The nearest major cities are Luxembourg, Saarbrücken, Koblenz. The University of Trier, the administration of the Trier-Saarburg district and the seat of the ADD, which until 1999 was the borough authority of Trier, the Academy of European Law are all based in Trier, it is one of the five "central places" of the state of Rhineland-Palatinate. Along with Luxembourg and Saarbrücken, fellow constituent members of the QuattroPole union of cities, it is central to the greater region encompassing Saar-Lor-Lux, Rhineland-Palatinate, Wallonia; the first traces of human settlement in the area of the city show evidence of linear pottery settlements dating from the early Neolithic period. Since the last pre-Christian centuries, members of the Celtic tribe of the Treveri settled in the area of today's Trier; the city of Trier derives its name from the Latin locative in Trēverīs for earlier Augusta Treverorum. The historical record describes the Roman Empire subduing the Treveri in the 1st century BC and establishing Augusta Treverorum in 16 BC.
The name distinguished it from the empire's many other cities honoring the first emperor Augustus. The city became the capital of the province of Belgic Gaul. In the 4th century, Trier was one of the largest cities in the Roman Empire with a population around 75,000 and as much as 100,000; the Porta Nigra dates from this era. A residence of the Western Roman Emperor, Roman Trier was the birthplace of Saint Ambrose. Sometime between 395 and 418 in 407 the Roman administration moved the staff of the Praetorian Prefecture from Trier to Arles; the city was not as prosperous as before. However, it remained the seat of a governor and had state factories for the production of ballistae and armor and woolen uniforms for the troops, clothing for the civil service, high-quality garments for the Court. Northern Gaul was held by the Romans along a line from north of Cologne to the coast at Boulogne through what is today southern Belgium until 460. South of this line, Roman control was firm, as evidenced by the continuing operation of the imperial arms factory at Amiens.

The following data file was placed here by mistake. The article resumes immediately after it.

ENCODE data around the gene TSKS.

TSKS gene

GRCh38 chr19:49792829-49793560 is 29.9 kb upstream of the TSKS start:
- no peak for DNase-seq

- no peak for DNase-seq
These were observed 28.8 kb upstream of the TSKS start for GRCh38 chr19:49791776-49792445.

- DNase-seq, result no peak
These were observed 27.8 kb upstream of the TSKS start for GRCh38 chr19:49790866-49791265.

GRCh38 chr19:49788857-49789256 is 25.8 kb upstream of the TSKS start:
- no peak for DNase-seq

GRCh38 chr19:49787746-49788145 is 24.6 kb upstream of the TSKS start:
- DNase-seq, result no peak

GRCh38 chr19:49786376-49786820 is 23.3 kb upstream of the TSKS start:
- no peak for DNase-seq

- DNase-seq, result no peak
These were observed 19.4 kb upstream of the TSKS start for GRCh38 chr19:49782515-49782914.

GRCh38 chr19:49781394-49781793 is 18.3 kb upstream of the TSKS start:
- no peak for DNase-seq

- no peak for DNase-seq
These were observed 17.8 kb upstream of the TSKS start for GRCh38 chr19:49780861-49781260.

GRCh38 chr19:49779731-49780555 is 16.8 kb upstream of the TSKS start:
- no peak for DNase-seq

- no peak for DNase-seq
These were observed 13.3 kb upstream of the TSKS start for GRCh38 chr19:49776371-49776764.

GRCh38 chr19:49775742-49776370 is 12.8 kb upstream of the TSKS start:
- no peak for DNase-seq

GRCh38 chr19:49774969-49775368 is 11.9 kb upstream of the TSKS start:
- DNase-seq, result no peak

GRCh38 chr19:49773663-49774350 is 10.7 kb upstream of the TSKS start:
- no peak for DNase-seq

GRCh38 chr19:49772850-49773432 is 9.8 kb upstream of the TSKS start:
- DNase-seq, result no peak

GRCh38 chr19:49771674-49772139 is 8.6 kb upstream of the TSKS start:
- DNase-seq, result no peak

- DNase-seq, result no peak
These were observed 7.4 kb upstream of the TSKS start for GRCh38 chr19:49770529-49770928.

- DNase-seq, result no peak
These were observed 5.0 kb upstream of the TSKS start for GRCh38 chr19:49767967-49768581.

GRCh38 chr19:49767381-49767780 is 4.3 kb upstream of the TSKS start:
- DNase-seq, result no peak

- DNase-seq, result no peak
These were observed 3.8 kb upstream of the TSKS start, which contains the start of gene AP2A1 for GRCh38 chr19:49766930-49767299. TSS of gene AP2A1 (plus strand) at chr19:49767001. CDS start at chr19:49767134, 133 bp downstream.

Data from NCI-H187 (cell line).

The Franks seized Trier from Roman administration in 459. In 870, it became part of Eastern Francia. Relics of Saint Matthias brought to the city initiated widespread pilgrimages; the bishops of the city grew powerful and the Archbishopric of Trier was recognized as an electorate of the empire, one of the most powerful states of Germany. The University of Trier was founded in the city in 1473. In the 17th century, the Archbishops and Prince-Electors of Trier relocated their residences to Philippsburg Castle in Ehrenbreitstein, near Koblenz. A session of the Reichstag was held in Trier in 1512, during which the demarcation of the Imperial Circles was definitively established. In the years from 1581 to 1593, the Trier witch trials were held the largest witch trial in European history, it was one of the four largest witch trials in Germany alongside the Fulda witch trials, the Würzburg witch trial, the Bamberg witch trials. The persecutions started in the diocese of Trier in 1581 and reached the city itself in 1587, where it was to lead to the death of about 368 people, was as such the biggest mass execution in Europe in peacetime.